It isn't a secret that BYU doesn't shell out top dollar for their coaching staff of the biggest revenue sports. A recent column from the Salt Lake Tribune may show exactly how big that disparity is right now though.
On Friday night, Gordon Monson at the Trib penned a column that doubted BYU's commitment to football excellence due to its lack of financial commitment. The general thesis is probably not one that's unfamiliar to Cougar fans, but there were a few specifics that may constitute new information, or at least, new reported information.
First, just how much is Sitake getting paid? From Monson:
Based on conversations with sources associated with the school's athletics, that's not likely to drastically change anytime soon, although it has gotten a bit better. It's not as though Kalani Sitake is making chump change — estimates on his salary range as high as $1.5 million a year, with half of that amount coming from the school, half coming from a wealthy group of BYU boosters known as the Coaches Circle whose purpose is to raise — or donate — money with the aim of the Cougars hiring and retaining quality coaches in both basketball and football
As a private institution, BYU is not obligated to release their contracts to the public, and as far as I know, this is the first time a major outlet has published a number after Sitake's hiring. Based on what I was hearing during the hiring process, and reading between the lines here a little bit, I'd guess Sitake's base compensation is actually a little *less* than $1.5 million for this year, but could grow to that point, either via incentives or built-in bumps over the course of the deal. But that's just my personal guess.
The fact that the school itself is only kicking in about half is not unheard of in college football, where apparel contracts or boosters can supplement deals, but I'm not sure it's exactly common, either.
In case this wasn't clear during the actual hiring process, Monson also says that Sitake wasn't, in fact, BYU's first choice for the gig:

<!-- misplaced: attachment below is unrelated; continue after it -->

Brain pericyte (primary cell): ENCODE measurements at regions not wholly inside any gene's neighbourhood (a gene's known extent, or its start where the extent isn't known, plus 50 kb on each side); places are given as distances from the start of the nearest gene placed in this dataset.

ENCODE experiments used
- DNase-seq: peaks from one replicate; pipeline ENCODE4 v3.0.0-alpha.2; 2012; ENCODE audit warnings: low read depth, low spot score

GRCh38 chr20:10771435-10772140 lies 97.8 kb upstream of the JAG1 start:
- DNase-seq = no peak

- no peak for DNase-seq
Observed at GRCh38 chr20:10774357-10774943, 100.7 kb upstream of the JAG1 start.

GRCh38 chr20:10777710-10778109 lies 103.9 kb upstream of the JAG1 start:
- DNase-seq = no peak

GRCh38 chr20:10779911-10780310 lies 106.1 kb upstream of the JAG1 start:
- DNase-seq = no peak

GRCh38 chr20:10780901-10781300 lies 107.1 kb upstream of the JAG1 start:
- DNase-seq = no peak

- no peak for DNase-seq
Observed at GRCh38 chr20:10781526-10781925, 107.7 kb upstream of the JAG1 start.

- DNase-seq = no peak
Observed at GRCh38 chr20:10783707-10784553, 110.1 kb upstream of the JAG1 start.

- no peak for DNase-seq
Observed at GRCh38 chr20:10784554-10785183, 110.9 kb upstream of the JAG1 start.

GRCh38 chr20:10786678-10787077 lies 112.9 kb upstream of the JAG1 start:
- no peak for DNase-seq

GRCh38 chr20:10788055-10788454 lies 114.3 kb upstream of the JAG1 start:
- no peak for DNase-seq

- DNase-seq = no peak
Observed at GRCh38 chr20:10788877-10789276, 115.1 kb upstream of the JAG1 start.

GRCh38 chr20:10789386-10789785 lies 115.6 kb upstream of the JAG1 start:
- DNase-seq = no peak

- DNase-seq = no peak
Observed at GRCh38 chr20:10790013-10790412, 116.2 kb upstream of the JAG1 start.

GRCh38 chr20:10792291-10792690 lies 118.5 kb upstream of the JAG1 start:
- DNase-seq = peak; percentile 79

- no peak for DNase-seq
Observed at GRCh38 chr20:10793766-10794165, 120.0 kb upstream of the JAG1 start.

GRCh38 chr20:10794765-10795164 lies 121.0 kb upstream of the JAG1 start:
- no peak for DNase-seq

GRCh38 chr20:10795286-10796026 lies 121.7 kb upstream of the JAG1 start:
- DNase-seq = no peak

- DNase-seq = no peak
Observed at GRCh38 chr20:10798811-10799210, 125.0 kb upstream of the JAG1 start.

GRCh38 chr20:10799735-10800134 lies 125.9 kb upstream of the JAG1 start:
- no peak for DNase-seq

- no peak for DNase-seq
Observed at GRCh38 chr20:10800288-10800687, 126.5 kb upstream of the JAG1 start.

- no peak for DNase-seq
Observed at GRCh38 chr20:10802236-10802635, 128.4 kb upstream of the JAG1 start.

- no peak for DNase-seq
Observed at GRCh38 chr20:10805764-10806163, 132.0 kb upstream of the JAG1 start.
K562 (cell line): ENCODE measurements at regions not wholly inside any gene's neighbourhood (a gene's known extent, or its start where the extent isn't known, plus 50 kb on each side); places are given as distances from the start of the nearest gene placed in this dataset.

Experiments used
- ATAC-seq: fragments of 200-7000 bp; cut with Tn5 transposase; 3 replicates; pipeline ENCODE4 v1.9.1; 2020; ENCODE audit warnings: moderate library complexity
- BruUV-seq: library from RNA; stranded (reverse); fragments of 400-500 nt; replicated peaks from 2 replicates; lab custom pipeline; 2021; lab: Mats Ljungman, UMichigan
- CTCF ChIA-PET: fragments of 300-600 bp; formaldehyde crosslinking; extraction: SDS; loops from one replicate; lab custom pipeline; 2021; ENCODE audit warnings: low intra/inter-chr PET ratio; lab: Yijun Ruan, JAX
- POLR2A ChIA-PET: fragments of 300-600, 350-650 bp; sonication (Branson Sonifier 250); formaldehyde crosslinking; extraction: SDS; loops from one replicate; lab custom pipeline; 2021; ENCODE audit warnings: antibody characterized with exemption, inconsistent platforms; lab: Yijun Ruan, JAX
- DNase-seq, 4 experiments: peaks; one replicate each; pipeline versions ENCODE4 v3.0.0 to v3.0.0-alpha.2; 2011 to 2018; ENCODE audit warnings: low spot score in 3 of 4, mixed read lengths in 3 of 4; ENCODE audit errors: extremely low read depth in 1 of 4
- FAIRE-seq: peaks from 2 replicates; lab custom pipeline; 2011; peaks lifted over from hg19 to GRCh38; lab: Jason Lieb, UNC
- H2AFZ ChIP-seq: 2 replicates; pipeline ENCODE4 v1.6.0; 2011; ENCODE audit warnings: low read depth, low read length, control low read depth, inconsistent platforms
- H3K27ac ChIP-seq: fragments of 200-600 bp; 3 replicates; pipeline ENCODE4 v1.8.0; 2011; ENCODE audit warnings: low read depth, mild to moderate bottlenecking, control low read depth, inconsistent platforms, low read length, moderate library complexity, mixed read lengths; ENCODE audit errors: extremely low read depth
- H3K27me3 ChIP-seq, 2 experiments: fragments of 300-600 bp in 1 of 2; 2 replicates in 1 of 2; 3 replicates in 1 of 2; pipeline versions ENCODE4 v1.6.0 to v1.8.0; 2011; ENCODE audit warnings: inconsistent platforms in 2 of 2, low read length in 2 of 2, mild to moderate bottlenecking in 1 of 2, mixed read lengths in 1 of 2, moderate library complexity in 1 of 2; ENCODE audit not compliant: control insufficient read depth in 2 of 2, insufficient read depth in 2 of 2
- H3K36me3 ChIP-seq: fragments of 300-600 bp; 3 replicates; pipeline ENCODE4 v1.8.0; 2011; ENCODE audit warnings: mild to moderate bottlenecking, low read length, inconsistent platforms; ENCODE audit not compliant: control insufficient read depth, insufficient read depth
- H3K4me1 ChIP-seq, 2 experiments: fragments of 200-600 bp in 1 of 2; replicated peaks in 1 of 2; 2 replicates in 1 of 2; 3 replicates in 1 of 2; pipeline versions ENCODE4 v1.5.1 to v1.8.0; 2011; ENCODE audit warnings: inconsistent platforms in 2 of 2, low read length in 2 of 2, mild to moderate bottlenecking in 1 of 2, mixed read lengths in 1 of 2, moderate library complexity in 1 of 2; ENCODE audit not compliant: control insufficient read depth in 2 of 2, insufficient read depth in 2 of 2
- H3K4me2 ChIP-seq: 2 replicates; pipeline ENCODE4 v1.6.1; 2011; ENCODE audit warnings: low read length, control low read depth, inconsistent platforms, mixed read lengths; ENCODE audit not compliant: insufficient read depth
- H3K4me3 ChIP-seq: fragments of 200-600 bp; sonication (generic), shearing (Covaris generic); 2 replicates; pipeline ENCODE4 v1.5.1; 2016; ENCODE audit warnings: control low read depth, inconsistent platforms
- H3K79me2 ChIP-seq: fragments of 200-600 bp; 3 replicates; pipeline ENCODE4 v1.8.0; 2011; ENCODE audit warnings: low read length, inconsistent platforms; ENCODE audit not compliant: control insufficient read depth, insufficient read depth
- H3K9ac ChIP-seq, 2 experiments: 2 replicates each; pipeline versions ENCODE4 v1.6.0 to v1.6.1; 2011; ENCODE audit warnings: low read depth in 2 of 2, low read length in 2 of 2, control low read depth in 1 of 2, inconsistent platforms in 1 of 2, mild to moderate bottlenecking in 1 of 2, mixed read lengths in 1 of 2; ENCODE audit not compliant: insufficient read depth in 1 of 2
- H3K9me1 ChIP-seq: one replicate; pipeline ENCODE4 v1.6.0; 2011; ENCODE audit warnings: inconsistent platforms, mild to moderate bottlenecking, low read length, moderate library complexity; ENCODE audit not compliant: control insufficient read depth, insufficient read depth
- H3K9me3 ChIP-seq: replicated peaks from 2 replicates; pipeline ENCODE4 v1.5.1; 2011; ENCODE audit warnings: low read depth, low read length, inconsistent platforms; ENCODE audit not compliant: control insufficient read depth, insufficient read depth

The latter notion didn't work out so well in the days after Mendenhall announced he was leaving with the courting of Navy coach Ken Niumatalolo, to whom BYU offered its head coaching job and was turned down. Niumatalolo didn't feel comfortable with the way BYU stumbled through that process, and the money was less than what he could get by staying at Navy.
The last sentence there is the interesting one here to me. BYU is obviously not comparable in salary to say, an Alabama or an Ohio State. BYU doesn't have access to the same caliber of donor base, the same lucrative TV deal, etc, as a major power five institution. Those are apples and oranges.
But BYU probably does fancy itself a peer of at least high performing G5 programs, if not more frugal P5 ones, and on that level, $1.5 million is awfully low. That's less than Navy pays. That's less than Cincinnati pays for Tommy Tuberville. That's less than Memphis is giving to first year head coach Mike Norvell. That's way less than Houston is giving Tom Herman. Heck, it's less than UConn is giving Bob Diaco. Using last year's USA TODAY coaching salary database, 1.5M would put BYU at 60th in the country. But based on incentives that will kick in for coaches from last season, and some new deals that were passed out, I imagine it would be closer to 65th for the 2016 season.
Could this change? I really don't know. BYU's employee salaries are lower than many of their peers across the board, not just for athletics. In fact, that's sort of the case for Church employees, generally, and that's probably not going to change anytime soon (Monson alludes to this). If BYU's athletic department budget stays in the mid $50-60 million range, they're going to be a bit limited in what they can spend too. And even if they had the resources, the university might be philosophically opposed to shelling out $3 million bucks for a coach anyway. That's entirely possible.
Does it matter? It might. BYU's coaching candidate pool is awfully shallow. There may have only been about six people, period, who could have been considered for the BYU head coaching job. If Sitake is successful over the next two or three years, and somebody like say, Colorado, or Cal, or whoever, offers to pay him $3.2 million, could he leave? And if he does, where does BYU go? They've now already been priced out of the two other LDS head coaches. If there isn't an obvious replacement on this staff...well...for BYU's sake, I hope some folks are taking the discussions.
You don't need to pay big money at everything to be successful. But Monson's general point may not be wrong...if BYU isn't able, or willing, to pay market rate for a great coach, they could be playing with fire if they get the opportunity to leave. Some people are Provo lifers, regardless of the money. But maybe not everybody will be.